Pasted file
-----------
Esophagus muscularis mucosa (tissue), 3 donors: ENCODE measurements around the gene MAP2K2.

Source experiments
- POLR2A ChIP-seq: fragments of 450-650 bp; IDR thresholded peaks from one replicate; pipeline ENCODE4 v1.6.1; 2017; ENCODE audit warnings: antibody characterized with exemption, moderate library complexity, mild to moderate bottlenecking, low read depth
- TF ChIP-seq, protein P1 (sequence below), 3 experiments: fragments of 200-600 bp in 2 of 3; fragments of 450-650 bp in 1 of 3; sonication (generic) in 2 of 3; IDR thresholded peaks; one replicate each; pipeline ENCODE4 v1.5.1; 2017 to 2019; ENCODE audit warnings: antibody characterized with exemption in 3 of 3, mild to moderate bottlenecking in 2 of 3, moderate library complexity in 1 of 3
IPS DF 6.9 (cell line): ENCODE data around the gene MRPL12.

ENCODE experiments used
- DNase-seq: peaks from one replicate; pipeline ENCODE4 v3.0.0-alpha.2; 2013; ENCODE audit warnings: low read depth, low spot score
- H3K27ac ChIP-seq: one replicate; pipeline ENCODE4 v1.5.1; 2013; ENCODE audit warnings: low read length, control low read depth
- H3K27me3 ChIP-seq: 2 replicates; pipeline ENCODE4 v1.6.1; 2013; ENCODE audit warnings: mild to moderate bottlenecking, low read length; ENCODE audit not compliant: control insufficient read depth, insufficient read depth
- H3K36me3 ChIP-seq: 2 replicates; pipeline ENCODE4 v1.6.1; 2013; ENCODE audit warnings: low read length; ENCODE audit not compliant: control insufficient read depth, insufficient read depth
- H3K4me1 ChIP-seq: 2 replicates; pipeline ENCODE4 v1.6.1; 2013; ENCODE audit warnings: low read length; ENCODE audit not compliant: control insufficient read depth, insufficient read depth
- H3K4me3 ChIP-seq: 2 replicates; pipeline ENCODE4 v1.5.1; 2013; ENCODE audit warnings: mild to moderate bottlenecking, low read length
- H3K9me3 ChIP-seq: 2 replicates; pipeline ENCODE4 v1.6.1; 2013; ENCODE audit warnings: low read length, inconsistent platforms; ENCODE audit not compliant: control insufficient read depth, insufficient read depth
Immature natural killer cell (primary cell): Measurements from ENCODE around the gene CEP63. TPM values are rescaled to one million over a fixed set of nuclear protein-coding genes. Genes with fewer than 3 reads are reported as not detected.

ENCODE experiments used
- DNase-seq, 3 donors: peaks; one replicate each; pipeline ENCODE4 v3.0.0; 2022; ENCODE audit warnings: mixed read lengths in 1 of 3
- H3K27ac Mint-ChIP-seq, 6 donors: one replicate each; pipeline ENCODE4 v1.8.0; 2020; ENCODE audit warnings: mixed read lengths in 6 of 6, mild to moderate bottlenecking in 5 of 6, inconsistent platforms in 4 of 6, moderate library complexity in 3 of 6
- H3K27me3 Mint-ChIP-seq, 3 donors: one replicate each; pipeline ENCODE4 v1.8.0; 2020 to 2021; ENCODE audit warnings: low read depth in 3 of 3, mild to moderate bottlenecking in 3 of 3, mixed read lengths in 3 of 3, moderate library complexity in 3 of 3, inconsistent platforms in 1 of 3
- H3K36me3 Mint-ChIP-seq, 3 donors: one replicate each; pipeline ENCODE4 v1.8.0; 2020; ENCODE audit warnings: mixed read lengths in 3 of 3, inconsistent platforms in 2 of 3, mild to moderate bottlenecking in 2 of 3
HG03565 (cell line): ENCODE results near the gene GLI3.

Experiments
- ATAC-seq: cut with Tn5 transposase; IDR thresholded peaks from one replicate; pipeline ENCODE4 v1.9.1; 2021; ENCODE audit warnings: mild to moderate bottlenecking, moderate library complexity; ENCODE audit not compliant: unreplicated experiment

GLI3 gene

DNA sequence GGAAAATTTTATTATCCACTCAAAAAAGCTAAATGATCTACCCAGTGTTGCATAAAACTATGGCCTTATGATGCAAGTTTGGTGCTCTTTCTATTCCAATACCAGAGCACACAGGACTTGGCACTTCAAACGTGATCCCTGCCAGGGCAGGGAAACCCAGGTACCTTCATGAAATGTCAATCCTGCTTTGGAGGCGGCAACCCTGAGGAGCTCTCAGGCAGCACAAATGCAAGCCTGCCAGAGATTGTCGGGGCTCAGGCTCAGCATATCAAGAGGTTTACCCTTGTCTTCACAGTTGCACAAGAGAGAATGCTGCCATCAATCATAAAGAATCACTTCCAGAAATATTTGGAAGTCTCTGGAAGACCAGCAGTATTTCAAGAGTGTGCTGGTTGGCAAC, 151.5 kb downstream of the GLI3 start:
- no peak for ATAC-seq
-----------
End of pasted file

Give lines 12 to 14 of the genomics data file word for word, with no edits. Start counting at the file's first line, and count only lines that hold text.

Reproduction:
- H3K4me3 ChIP-seq: 2 replicates; pipeline ENCODE4 v1.5.1; 2013; ENCODE audit warnings: mild to moderate bottlenecking, low read length
- H3K9me3 ChIP-seq: 2 replicates; pipeline ENCODE4 v1.6.1; 2013; ENCODE audit warnings: low read length, inconsistent platforms; ENCODE audit not compliant: control insufficient read depth, insufficient read depth
Immature natural killer cell (primary cell): Measurements from ENCODE around the gene CEP63. TPM values are rescaled to one million over a fixed set of nuclear protein-coding genes. Genes with fewer than 3 reads are reported as not detected.